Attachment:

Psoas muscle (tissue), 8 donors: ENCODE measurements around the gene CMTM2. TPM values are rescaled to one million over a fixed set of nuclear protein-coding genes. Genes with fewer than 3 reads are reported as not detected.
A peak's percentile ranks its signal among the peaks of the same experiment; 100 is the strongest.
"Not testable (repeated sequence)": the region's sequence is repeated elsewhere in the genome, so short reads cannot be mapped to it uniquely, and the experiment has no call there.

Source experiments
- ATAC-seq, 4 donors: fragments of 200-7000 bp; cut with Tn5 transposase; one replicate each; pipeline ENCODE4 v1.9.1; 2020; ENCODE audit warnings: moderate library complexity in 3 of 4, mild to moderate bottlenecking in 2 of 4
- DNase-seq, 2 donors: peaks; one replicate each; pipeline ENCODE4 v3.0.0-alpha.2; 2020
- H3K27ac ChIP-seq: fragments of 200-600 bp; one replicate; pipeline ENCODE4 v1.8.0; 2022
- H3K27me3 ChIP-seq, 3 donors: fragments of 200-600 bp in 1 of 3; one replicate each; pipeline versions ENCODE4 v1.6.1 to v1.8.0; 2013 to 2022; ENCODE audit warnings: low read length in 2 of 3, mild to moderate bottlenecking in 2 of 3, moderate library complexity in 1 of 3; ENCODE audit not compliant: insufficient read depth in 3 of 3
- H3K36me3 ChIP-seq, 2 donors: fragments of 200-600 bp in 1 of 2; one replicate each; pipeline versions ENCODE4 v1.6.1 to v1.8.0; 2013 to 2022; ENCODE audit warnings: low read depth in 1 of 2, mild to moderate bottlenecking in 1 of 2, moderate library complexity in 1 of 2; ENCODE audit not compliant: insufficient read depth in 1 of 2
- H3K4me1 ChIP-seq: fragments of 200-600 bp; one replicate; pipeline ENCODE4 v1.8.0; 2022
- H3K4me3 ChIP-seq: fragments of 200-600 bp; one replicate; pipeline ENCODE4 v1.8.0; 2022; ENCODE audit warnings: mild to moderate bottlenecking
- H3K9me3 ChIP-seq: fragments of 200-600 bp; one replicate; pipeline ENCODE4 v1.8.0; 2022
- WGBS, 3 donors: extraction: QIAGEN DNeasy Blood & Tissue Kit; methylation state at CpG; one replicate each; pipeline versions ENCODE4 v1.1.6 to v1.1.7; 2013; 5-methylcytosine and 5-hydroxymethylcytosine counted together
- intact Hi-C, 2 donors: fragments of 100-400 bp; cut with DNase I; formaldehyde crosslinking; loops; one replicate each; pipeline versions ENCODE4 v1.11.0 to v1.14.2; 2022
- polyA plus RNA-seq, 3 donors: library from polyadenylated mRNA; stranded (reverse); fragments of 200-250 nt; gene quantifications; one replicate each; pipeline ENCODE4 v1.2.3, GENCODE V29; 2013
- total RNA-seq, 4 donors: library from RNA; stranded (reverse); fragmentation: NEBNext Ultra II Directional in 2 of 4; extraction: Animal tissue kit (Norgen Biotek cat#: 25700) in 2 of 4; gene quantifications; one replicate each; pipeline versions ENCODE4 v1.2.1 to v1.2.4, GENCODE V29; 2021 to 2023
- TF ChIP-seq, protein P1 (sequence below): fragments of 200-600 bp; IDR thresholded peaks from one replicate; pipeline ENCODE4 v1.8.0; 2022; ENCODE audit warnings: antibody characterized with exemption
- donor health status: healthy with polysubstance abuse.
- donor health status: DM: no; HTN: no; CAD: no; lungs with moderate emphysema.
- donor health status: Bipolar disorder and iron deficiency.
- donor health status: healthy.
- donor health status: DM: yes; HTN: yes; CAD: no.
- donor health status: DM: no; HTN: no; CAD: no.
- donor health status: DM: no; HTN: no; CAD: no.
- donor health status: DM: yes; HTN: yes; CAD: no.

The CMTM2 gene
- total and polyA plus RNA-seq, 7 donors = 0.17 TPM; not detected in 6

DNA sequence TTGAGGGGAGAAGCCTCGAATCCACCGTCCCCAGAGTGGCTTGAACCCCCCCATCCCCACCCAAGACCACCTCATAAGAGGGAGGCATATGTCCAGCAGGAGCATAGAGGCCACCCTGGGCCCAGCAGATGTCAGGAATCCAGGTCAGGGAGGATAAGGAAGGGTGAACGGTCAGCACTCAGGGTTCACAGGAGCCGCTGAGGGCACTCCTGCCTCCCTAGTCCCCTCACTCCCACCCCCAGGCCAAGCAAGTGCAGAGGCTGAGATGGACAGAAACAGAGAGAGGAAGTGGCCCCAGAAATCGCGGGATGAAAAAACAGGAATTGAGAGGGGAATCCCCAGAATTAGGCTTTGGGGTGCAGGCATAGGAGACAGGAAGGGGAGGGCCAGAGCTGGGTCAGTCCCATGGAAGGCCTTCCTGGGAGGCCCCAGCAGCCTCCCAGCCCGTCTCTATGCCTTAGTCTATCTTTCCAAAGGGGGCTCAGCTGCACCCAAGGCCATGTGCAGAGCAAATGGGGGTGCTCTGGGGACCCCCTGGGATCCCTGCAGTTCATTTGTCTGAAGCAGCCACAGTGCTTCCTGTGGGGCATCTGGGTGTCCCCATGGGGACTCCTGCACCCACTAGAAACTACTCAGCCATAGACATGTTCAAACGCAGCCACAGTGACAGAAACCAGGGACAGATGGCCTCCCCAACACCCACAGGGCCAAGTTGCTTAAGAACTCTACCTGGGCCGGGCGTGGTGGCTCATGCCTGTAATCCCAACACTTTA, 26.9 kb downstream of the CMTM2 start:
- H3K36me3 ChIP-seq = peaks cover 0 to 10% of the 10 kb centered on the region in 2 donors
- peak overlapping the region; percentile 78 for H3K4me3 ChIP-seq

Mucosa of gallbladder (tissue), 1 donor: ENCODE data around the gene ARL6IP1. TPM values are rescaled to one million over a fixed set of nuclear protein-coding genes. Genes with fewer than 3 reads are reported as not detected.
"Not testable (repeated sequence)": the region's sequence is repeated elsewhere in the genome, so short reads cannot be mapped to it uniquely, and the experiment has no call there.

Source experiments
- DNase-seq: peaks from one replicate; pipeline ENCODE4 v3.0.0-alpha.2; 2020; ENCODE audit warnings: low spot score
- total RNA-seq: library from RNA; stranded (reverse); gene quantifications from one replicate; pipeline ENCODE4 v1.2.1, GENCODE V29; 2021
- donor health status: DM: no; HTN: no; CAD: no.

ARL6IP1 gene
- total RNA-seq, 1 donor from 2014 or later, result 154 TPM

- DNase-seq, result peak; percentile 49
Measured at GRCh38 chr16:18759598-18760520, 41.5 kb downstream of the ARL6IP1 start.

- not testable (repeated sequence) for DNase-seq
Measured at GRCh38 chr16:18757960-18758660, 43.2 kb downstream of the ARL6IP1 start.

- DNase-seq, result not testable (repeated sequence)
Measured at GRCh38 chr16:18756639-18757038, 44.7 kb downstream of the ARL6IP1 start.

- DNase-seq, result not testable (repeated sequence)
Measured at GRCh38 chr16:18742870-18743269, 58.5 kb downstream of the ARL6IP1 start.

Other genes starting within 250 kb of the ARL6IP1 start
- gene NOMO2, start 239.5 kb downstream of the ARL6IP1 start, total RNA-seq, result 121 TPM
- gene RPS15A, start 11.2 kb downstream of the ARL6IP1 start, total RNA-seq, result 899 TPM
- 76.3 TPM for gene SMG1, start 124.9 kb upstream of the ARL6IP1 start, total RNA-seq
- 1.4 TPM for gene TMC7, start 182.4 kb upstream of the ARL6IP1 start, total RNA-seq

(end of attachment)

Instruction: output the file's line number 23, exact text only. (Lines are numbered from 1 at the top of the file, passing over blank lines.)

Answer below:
- donor health status: DM: no; HTN: no; CAD: no.